While he doesn’t think stocks are cheap just yet – he thinks earnings estimates are still too high based on the weaker euro and the beginnings of a slowdown in China – the debate alone marks a new shift in investor sentiment.
Take Exxon Mobil. This stock has never been cheap, Cramer said, but it has recently dropped below its low during the financial crisis. Now XOM’s dividend yield is becoming increasingly attractive, as is the stock itself at these levels because of Exxon’s strong balance sheet, capable management and lack of exposure to BP’s spill in the Gulf of Mexico.
Cramer also noted how JPMorgan Chase has held up even despite having its price target cut by Rochdale Financial Securities’ Dick Bove. That, too, is a new trend.
“Every time anyone has said anything bad about a stock,” Cramer said, “it has just been hammered.”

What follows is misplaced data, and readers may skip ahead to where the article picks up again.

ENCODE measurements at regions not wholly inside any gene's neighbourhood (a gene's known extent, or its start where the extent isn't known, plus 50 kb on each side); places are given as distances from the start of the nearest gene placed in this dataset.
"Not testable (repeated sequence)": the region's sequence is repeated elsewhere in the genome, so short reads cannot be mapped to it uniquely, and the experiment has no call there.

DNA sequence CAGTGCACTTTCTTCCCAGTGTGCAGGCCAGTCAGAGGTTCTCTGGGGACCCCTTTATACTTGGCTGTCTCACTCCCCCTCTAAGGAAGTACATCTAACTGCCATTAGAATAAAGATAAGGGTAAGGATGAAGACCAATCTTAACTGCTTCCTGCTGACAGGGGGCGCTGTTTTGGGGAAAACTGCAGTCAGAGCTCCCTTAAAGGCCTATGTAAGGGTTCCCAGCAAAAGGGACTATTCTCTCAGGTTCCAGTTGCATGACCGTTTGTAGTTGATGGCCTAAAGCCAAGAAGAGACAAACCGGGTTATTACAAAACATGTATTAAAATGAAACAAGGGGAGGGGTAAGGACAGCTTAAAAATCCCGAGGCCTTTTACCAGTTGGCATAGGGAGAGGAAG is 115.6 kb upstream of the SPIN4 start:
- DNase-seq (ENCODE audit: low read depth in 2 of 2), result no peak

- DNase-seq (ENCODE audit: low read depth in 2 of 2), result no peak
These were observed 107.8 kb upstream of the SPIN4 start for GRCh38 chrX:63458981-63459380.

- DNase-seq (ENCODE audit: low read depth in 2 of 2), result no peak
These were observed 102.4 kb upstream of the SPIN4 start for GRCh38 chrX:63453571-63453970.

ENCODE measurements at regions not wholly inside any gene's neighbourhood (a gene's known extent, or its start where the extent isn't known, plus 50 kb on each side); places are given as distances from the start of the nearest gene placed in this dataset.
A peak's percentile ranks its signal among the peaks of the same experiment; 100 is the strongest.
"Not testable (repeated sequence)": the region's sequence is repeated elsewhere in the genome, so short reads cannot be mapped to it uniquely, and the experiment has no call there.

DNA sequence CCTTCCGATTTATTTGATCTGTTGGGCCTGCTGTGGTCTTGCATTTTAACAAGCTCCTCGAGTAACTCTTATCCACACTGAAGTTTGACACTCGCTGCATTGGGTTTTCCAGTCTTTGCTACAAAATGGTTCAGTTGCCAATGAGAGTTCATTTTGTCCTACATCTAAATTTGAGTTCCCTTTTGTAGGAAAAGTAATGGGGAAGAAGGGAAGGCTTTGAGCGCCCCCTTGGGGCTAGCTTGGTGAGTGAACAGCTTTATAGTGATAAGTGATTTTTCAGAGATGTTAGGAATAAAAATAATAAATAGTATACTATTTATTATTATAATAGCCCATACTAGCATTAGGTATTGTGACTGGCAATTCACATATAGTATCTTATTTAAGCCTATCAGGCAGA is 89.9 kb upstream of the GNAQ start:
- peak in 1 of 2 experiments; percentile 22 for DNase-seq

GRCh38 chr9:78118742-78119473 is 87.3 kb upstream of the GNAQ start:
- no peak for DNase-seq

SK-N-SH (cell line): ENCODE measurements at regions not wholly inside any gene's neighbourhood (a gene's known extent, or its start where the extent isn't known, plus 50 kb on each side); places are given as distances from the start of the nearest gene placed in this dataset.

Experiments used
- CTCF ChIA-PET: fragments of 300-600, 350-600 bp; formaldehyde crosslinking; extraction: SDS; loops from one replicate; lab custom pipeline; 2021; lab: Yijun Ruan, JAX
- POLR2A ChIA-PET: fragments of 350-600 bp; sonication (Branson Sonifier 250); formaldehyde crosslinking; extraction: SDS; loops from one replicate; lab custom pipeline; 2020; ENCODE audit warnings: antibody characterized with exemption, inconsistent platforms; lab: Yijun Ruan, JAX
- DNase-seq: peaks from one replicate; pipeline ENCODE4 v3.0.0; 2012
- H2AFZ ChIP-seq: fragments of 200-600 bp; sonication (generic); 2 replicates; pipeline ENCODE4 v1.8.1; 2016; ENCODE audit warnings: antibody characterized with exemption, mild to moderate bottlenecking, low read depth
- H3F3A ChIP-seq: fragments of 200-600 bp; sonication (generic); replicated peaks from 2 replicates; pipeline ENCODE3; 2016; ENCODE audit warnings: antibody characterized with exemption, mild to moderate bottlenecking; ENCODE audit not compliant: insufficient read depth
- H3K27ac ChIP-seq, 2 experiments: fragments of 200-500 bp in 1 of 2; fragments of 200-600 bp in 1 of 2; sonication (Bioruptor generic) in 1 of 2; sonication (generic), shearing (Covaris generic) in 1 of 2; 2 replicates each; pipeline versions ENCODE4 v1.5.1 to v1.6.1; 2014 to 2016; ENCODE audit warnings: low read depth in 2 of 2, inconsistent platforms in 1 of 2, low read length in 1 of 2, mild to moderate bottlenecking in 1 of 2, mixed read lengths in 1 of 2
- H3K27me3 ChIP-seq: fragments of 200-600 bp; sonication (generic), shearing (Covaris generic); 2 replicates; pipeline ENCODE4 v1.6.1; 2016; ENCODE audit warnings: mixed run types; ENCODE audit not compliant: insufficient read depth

Still, the flight to quality remains a strong trend in its own right, with today’s 3-year Treasury sale offering proof. Erin Burnett quoted research that, since the end of March, 5-year notes are up 3.5%, 10-years have gained 6% and 30-years have climbed 11%.
Cramer said that those numbers are a product of investors seeking security in this “treacherous market.” They want to own something, and US bonds are safe. Hence those strong returns since March.
Lastly, Cramer was bullish on AT&T’s potential push into India, saying the company’s balance sheet would have to be “pretty strong” to make such a move.
In fact, international is where the growth is, he said. The US right now is all but a zero-sum game, with companies simply taking share from each other and not from new markets. But overseas markets have barely been penetrated. That’s one of the reasons he likes Vodafone right now.
“The growth is not in America,” Cramer said.
When this story published, Cramer's charitable trust owned JPMorgan Chase.
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